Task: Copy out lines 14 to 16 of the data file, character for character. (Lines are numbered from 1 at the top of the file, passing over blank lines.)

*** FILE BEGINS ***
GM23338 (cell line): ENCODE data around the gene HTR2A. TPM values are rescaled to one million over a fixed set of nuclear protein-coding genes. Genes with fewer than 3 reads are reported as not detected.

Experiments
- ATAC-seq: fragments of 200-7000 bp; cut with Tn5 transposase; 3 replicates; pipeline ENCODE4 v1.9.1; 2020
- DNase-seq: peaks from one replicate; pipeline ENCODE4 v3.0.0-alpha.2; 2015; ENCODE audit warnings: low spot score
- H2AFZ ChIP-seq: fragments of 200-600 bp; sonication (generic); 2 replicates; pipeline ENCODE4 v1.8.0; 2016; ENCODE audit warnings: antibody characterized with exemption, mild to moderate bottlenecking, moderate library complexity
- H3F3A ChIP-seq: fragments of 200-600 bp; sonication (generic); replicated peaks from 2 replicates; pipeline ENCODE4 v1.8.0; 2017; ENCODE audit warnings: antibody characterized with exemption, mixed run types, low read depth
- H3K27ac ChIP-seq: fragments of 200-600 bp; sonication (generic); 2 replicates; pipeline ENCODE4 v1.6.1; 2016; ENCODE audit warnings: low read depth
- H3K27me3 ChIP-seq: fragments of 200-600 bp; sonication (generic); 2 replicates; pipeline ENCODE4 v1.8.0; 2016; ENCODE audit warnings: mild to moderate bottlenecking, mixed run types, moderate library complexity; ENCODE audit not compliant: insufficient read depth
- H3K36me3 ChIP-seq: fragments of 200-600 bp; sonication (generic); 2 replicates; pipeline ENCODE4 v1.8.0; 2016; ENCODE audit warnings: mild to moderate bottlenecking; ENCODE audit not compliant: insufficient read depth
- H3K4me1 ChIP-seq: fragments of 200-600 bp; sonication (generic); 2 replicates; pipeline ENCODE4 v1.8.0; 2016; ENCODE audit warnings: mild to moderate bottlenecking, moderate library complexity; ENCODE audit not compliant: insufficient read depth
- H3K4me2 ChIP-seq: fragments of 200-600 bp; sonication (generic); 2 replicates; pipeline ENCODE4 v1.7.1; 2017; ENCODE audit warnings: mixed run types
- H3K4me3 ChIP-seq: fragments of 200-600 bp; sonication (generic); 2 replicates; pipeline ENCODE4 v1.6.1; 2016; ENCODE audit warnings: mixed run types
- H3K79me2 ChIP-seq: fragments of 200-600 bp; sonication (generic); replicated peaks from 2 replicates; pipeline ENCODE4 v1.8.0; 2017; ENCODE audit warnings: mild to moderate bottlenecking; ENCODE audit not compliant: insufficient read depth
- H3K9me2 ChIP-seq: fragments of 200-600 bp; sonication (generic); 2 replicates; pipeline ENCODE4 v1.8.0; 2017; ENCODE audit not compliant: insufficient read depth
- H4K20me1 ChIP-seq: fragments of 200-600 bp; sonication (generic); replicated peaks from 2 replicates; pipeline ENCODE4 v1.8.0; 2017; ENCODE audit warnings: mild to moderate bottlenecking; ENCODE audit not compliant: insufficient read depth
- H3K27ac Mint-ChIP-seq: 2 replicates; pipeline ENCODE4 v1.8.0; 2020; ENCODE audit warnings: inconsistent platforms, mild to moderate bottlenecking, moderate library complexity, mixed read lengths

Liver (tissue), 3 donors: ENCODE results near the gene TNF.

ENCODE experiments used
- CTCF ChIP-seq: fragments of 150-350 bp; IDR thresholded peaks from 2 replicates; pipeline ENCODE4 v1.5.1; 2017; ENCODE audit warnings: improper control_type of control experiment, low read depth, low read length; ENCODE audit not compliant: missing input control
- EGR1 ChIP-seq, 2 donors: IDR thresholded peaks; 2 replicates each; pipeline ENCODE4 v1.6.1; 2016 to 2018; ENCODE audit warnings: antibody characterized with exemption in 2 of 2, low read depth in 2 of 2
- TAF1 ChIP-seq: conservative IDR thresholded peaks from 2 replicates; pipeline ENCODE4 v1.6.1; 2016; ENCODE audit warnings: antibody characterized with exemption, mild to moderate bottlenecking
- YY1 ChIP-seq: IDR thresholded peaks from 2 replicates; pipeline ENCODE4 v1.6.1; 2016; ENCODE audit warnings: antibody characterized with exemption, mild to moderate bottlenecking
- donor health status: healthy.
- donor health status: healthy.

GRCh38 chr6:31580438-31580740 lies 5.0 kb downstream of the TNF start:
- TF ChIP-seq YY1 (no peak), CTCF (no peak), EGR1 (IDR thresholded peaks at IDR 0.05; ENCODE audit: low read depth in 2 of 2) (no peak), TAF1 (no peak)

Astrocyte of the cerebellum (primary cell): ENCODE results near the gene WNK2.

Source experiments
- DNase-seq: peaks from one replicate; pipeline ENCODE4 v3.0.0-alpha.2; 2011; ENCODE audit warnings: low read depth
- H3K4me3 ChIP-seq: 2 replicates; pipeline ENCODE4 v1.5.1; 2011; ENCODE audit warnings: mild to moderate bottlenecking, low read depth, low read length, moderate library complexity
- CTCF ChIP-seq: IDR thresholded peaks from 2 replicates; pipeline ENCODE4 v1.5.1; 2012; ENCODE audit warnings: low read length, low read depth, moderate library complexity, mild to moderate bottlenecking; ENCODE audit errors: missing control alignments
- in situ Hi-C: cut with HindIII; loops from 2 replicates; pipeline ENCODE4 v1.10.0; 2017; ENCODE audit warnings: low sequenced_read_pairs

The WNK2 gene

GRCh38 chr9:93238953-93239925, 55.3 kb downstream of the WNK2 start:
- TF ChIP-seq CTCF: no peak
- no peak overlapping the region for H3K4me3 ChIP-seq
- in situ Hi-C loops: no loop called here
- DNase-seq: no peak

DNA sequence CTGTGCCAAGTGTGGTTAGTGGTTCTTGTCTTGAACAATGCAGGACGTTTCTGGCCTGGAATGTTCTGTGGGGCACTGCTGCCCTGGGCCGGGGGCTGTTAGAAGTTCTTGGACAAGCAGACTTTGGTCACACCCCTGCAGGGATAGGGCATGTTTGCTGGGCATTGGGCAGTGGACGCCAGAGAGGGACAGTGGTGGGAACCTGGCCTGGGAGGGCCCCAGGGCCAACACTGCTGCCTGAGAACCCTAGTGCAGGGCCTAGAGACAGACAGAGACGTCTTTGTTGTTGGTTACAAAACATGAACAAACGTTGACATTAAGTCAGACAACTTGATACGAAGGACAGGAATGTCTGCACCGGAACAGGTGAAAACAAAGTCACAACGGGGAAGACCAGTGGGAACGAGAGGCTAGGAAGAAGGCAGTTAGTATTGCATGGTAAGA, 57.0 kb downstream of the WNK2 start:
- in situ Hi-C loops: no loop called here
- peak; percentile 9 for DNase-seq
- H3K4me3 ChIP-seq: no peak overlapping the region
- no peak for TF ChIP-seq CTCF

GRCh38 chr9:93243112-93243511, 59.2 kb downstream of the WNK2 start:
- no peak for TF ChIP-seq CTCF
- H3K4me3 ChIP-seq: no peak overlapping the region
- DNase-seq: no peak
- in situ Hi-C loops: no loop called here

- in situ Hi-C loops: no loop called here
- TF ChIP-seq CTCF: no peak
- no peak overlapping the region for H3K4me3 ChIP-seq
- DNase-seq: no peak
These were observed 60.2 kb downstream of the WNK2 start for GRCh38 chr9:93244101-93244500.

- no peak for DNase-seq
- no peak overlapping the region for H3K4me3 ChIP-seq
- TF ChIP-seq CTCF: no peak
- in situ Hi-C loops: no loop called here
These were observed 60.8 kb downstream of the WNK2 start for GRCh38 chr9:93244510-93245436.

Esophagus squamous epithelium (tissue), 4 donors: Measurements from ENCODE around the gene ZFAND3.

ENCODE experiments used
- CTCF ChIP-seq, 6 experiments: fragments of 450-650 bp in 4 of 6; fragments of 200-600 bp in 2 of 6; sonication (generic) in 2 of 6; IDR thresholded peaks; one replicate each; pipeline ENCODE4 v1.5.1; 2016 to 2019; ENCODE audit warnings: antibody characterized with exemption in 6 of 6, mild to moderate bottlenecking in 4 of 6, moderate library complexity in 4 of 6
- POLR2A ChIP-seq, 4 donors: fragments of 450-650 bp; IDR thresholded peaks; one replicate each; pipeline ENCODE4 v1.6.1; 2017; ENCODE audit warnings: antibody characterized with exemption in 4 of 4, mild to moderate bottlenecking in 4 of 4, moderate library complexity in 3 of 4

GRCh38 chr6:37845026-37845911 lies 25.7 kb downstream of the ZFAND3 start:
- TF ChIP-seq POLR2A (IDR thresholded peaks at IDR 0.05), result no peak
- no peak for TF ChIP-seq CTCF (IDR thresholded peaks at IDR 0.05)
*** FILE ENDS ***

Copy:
- H3K9me2 ChIP-seq: fragments of 200-600 bp; sonication (generic); 2 replicates; pipeline ENCODE4 v1.8.0; 2017; ENCODE audit not compliant: insufficient read depth
- H4K20me1 ChIP-seq: fragments of 200-600 bp; sonication (generic); replicated peaks from 2 replicates; pipeline ENCODE4 v1.8.0; 2017; ENCODE audit warnings: mild to moderate bottlenecking; ENCODE audit not compliant: insufficient read depth
- H3K27ac Mint-ChIP-seq: 2 replicates; pipeline ENCODE4 v1.8.0; 2020; ENCODE audit warnings: inconsistent platforms, mild to moderate bottlenecking, moderate library complexity, mixed read lengths